A stagnant feeling led to the founding of Desk Space in 2009. As a designer working from home, Steven Arthur felt like his solitary set-up wasn’t helping him reach his goals.

“One of the main reasons I wanted to move out of home is I realised that my skills weren’t developing,” he says. “I think we undervalue [the impact] feedback or passing commentary, or just having someone that you can use as a sounding board, has on your development.”

Looking to create space where freelancers could work alongside each other, Arthur built Desk Space around the ideas of collaboration, opportunity and development. He envisioned something very different to the impersonal desk-for-hire spaces he was seeing at the time.

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“The idea was that a bunch of good talent could essentially work together side by side and we could divvy up the opportunities, rather than having the traditional employee model,” he says. “For me, it was always about creating an environment where people could thrive and build great things.”

These days, the Darlinghurst office hosts over 200 members from a range of different backgrounds. There are businesses and individuals from the arts, graphic design, software development and digital marketing, including both startups and market leaders. They all share an office that’s divided between private, open-plan and communal spaces. Getaways (including an upcoming ski trip), Friday drinks and comedy nights are regular features, encouraging intra-office interaction. All of this is there to help build relationships among collaborators and freelancers who typically wouldn’t be able to get involved in workplace activity.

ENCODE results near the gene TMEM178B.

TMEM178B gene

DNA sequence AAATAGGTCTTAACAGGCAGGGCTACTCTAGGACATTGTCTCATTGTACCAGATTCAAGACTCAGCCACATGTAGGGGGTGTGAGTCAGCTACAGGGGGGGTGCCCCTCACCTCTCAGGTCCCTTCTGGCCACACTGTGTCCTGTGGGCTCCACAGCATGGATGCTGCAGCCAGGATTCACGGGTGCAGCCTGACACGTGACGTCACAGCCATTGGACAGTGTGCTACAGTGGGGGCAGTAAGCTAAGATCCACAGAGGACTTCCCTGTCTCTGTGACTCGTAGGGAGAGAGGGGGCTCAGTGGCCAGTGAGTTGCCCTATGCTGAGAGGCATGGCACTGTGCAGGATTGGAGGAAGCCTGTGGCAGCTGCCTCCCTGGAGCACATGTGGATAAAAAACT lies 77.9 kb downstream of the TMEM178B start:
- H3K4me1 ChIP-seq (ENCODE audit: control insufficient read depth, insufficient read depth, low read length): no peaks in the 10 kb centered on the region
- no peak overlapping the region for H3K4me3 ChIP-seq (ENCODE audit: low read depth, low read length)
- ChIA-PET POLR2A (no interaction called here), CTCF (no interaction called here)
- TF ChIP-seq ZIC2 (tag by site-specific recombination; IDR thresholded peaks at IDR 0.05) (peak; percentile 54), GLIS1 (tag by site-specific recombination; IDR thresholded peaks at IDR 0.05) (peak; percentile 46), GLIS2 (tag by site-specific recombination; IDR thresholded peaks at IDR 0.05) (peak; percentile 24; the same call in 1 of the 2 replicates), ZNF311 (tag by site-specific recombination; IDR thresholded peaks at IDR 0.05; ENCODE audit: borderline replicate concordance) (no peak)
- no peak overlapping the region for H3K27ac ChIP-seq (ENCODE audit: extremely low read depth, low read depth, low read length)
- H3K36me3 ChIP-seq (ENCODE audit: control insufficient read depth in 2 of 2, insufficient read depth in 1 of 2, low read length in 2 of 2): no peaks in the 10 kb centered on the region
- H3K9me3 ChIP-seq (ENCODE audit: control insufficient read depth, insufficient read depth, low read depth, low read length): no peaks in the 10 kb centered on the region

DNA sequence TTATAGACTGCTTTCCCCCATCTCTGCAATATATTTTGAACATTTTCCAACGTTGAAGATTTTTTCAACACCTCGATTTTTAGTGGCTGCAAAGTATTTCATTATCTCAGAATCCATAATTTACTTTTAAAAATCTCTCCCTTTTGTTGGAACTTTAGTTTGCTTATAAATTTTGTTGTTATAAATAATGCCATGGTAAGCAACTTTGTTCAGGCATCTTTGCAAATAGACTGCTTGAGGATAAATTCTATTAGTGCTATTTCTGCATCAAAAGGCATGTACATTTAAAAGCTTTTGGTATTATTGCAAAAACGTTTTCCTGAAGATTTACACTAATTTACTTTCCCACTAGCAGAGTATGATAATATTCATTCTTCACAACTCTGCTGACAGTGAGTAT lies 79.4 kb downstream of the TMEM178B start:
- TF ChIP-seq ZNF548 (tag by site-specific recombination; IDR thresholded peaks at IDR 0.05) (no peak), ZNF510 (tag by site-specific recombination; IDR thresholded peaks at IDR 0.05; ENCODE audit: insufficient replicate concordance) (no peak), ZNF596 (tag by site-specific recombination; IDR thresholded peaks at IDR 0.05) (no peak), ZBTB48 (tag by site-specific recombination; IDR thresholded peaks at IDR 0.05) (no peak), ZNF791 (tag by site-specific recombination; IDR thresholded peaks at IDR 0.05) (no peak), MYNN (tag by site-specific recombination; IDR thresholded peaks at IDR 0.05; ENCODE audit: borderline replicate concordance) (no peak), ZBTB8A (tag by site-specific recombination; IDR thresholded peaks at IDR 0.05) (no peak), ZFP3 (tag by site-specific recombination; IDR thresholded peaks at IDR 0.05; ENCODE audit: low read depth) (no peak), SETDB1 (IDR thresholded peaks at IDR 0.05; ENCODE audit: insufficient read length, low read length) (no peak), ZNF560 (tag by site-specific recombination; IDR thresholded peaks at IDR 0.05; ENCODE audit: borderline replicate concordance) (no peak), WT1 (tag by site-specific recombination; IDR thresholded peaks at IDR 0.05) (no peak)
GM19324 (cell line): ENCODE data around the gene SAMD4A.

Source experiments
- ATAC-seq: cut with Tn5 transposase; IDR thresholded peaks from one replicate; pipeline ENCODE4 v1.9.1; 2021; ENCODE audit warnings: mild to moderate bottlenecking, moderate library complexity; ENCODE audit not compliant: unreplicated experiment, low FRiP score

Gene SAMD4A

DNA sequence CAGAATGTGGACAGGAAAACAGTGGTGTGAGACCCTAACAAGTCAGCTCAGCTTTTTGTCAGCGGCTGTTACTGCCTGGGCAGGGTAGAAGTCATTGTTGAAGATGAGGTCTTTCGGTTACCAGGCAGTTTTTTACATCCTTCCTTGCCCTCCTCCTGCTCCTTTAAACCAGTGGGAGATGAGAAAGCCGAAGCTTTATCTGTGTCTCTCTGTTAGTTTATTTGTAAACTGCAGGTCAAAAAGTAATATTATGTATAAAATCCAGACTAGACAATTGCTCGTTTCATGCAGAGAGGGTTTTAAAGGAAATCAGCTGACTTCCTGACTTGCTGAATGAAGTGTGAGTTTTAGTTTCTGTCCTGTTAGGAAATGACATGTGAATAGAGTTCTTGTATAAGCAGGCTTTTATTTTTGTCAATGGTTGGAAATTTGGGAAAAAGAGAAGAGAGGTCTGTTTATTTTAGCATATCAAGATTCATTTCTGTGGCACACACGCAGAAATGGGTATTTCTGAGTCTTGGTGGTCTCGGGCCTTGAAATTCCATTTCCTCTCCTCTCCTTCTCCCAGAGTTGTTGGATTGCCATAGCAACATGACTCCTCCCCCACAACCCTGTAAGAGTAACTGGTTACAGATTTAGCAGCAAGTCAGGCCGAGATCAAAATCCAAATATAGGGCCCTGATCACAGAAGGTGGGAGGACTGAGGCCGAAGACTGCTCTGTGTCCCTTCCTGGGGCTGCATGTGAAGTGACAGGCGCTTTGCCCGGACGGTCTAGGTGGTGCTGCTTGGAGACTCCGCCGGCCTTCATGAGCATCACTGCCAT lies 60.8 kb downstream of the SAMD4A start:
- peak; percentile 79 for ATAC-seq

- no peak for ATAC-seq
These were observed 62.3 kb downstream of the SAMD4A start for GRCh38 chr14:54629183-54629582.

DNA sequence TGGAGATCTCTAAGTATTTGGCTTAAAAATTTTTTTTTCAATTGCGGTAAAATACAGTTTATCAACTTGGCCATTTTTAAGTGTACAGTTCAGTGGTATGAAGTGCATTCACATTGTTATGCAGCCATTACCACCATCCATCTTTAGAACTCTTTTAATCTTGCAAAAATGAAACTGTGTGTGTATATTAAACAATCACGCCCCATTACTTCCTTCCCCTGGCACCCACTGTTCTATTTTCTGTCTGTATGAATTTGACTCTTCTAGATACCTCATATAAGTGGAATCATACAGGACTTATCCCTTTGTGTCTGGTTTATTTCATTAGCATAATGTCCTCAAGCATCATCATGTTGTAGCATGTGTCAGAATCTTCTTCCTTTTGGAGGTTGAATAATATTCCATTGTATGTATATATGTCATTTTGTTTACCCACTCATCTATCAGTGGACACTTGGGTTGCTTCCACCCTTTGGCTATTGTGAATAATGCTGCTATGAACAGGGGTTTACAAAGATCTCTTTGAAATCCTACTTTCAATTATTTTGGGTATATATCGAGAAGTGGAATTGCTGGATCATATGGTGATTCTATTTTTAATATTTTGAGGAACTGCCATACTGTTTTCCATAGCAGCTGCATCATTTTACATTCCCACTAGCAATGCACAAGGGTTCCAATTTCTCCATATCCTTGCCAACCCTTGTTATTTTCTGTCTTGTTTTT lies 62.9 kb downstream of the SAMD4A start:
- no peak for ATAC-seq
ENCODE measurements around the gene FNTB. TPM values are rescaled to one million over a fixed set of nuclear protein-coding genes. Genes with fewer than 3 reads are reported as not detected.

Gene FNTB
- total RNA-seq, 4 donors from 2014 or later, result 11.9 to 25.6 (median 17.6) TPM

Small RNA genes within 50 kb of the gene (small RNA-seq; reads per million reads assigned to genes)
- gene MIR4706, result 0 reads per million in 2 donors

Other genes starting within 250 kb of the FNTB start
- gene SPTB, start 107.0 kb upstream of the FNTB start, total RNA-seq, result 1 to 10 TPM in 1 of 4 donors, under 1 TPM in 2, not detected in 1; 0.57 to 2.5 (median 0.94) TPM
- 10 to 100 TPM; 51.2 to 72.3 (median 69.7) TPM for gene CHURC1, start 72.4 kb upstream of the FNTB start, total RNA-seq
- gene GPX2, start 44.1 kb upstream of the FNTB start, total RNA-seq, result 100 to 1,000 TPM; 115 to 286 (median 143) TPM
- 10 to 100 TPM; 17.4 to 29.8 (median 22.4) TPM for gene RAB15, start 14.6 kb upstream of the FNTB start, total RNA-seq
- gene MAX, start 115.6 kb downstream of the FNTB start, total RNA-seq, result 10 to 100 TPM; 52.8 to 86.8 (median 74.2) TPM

“I find that those relationships are incredibly advantageous when you’re working on something new and you have to bring others on board to help shape, shift and steer that concept,” says Arthur. “They’re also willing to go above and beyond, I think, [when] there is a personal relationship there.”

Over a nearly 14-year life, Desk Space has been the foundation from which several businesses were born (including Arthur’s own startups Health Bank and Yordar), as well as a large amount of internally generated work. “We’ve had some agencies in the space who are probably almost 70 to 80 per cent dependent on internal work,” says Arthur. “One of my ex-members did a retrospective look at all the engagements that he was privy to over the seven years he was in the space, and he worked it out to over $1 billion in market cap.”

Now, as more and more professionals shift towards a hybrid model, split between the office and working from home, Arthur sees co-working ventures like Desk Space as even more important.

“I really do believe that there’s a human aspect to the office – it’s not something that can be undervalued,” says Arthur. “You have to ask the question as to whether or not that transition [to hybrid work] has been beneficial. When you work for an organisation – and it doesn’t matter if it’s a team of six or a team of 600 – I do think that your people and culture are everything.”

With an eye on the future, Arthur is now looking to expand Desk Space beyond Darlinghurst, with buildings designed specifically to suit startups and freelancers. In particular, he says, it’s about “mitigation of risk when starting a business, learning from those who have experience and being in an environment that fosters collaboration”.

“That helps people bring good people together for the right reasons, not just for the sake of bringing people together.”